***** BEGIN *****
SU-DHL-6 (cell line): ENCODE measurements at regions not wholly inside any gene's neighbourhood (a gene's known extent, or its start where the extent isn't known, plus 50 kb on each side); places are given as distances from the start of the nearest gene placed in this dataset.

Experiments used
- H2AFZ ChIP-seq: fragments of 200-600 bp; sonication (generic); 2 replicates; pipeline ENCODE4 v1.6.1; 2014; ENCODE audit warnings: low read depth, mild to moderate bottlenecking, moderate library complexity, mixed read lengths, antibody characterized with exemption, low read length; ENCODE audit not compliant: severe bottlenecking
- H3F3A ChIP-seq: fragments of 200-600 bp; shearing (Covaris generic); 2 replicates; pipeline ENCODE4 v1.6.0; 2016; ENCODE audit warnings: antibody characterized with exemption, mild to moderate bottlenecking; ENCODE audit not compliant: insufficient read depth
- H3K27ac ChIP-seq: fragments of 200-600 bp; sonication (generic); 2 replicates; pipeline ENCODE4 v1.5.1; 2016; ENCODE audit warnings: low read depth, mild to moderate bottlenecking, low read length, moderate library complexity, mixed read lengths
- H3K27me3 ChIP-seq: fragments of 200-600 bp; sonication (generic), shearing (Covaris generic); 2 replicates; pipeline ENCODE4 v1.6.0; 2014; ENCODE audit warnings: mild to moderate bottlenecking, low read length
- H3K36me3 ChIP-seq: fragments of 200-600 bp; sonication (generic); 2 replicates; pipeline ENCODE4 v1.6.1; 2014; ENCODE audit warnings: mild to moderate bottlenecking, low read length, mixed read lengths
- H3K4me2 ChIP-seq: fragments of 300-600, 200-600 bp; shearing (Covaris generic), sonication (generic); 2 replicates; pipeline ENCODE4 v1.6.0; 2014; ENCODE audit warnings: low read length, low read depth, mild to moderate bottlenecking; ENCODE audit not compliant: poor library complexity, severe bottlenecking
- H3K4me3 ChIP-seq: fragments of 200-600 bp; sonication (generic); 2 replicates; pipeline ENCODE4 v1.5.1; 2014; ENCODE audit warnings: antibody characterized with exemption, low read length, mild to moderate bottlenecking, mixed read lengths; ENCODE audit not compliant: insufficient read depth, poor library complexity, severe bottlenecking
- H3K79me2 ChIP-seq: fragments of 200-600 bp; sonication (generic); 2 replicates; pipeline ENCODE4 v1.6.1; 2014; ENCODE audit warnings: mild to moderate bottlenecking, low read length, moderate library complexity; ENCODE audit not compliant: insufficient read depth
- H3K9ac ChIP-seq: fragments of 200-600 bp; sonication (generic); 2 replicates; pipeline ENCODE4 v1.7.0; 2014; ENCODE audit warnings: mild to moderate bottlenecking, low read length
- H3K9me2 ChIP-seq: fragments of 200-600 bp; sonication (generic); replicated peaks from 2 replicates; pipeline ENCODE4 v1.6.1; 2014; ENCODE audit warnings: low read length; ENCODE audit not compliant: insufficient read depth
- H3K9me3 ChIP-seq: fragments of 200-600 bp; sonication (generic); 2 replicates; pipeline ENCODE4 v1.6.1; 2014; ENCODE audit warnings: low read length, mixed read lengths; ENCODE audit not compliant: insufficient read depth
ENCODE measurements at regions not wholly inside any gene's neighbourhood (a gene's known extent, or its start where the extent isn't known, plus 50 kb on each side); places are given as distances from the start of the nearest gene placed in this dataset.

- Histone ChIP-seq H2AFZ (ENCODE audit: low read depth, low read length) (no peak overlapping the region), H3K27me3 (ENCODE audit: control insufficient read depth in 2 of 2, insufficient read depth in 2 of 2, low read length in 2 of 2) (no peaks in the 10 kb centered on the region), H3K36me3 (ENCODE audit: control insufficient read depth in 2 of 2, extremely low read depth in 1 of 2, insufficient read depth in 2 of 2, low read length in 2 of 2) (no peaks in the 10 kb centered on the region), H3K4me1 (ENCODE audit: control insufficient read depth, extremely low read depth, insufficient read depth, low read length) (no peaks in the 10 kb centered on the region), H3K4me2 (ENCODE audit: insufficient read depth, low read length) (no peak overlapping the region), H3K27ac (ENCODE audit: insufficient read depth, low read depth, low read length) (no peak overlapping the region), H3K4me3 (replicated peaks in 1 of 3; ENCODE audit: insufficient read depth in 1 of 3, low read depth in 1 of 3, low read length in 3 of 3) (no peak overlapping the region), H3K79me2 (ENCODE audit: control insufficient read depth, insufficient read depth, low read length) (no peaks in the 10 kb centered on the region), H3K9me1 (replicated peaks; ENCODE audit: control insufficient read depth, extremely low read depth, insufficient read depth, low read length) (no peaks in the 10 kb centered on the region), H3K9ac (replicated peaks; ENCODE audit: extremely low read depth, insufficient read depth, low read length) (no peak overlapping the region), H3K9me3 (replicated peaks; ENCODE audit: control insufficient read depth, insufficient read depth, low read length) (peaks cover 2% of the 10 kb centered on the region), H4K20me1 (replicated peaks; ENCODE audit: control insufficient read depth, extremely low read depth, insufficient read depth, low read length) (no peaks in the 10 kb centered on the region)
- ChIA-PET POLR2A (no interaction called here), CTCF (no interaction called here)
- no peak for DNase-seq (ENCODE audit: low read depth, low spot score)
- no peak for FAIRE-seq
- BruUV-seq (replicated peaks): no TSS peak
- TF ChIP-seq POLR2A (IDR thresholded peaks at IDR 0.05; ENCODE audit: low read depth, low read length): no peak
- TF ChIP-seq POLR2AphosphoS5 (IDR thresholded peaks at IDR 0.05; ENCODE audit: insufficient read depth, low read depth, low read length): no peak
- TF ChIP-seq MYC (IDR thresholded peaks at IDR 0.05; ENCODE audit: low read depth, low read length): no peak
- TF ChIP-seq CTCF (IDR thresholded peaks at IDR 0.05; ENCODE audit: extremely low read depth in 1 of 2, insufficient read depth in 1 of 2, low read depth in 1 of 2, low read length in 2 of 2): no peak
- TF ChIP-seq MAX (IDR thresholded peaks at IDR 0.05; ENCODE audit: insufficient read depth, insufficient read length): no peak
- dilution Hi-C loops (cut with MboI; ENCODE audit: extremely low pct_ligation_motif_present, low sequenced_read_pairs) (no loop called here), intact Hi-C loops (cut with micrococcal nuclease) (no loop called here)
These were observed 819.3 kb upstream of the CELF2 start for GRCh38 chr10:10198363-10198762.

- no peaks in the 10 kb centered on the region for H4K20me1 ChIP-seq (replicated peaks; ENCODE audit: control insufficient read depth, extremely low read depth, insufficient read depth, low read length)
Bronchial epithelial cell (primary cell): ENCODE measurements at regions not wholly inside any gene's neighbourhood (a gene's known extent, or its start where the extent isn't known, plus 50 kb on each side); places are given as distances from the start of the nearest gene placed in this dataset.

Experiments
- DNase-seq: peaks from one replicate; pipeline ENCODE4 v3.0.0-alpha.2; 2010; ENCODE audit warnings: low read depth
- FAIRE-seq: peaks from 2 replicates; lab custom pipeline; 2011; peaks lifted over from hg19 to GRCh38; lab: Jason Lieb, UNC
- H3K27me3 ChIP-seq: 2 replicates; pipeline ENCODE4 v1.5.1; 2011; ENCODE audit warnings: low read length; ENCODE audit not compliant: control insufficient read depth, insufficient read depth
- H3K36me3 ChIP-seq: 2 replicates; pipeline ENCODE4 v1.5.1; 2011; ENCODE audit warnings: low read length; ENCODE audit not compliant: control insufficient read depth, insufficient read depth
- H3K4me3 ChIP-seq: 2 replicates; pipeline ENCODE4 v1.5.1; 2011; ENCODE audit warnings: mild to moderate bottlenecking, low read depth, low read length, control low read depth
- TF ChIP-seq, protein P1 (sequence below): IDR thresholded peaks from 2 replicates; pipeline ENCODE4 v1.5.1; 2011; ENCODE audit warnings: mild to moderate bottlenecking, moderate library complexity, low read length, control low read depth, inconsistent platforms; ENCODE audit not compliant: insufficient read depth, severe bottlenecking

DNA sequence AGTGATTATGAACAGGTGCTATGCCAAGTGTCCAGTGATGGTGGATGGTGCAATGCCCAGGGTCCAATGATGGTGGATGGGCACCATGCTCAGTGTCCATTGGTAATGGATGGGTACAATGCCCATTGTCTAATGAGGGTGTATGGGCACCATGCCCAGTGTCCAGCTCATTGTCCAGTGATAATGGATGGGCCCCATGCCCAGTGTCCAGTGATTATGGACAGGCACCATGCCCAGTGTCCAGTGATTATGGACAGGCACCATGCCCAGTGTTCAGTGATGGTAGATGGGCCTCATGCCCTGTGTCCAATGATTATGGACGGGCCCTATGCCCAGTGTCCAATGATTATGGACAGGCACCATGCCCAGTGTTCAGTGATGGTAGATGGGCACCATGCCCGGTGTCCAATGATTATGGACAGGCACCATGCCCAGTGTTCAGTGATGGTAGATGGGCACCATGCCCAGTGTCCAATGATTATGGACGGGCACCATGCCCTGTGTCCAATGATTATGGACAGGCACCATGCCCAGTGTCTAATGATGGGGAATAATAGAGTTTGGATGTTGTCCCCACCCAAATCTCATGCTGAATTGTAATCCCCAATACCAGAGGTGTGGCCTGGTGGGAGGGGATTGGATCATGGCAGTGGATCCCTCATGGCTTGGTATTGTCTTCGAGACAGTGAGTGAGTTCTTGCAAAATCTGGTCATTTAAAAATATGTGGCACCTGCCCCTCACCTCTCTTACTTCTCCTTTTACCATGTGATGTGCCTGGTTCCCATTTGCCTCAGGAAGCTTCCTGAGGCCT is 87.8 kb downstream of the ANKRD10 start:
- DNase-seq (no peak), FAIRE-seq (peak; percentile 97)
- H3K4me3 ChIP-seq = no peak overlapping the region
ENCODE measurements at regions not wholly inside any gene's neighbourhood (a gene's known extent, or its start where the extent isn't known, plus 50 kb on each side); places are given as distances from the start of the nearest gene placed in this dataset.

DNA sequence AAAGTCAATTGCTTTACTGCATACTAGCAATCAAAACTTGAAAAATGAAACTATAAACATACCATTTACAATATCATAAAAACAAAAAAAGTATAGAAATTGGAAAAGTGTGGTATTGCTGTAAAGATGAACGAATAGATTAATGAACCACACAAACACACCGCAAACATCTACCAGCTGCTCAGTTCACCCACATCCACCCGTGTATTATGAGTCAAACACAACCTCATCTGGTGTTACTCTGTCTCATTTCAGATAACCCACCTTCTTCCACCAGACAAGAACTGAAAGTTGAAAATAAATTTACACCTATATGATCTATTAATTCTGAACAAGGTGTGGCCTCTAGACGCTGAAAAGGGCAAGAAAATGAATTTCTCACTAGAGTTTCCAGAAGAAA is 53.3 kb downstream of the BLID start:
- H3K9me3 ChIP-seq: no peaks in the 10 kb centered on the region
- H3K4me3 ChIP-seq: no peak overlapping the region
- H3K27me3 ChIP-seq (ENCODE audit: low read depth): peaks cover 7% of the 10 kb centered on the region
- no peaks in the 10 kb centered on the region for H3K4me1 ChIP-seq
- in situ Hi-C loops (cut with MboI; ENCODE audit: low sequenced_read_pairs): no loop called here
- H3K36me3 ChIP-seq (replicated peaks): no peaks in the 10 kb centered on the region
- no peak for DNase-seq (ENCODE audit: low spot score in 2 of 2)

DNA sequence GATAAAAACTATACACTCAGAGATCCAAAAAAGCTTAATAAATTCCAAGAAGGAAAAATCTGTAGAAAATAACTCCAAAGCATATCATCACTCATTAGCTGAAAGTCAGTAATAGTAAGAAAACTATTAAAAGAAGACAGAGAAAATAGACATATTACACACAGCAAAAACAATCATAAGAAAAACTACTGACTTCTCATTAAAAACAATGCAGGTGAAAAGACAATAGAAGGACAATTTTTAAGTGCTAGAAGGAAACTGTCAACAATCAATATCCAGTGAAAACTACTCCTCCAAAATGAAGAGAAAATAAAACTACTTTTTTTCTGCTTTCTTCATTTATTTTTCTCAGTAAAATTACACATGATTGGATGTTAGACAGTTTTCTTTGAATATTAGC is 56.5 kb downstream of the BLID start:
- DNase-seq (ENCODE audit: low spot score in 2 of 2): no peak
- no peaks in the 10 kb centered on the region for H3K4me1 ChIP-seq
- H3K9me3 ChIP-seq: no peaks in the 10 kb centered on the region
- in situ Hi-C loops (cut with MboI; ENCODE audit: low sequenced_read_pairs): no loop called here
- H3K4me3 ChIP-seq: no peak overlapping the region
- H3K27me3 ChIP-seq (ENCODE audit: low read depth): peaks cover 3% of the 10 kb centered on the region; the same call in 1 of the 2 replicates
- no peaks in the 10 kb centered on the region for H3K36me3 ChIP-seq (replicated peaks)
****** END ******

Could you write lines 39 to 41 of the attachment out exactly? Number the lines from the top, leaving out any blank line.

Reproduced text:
ENCODE measurements at regions not wholly inside any gene's neighbourhood (a gene's known extent, or its start where the extent isn't known, plus 50 kb on each side); places are given as distances from the start of the nearest gene placed in this dataset.

DNA sequence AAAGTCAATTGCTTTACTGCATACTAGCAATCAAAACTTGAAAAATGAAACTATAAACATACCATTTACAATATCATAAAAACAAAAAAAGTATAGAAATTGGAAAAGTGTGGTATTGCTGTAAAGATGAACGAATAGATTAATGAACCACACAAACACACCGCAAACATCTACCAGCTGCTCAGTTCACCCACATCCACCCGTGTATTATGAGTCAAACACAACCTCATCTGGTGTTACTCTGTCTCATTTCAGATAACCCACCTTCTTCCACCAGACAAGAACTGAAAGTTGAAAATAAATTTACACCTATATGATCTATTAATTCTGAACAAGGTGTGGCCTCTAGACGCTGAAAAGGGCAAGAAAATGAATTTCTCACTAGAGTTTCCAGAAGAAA is 53.3 kb downstream of the BLID start:
- H3K9me3 ChIP-seq: no peaks in the 10 kb centered on the region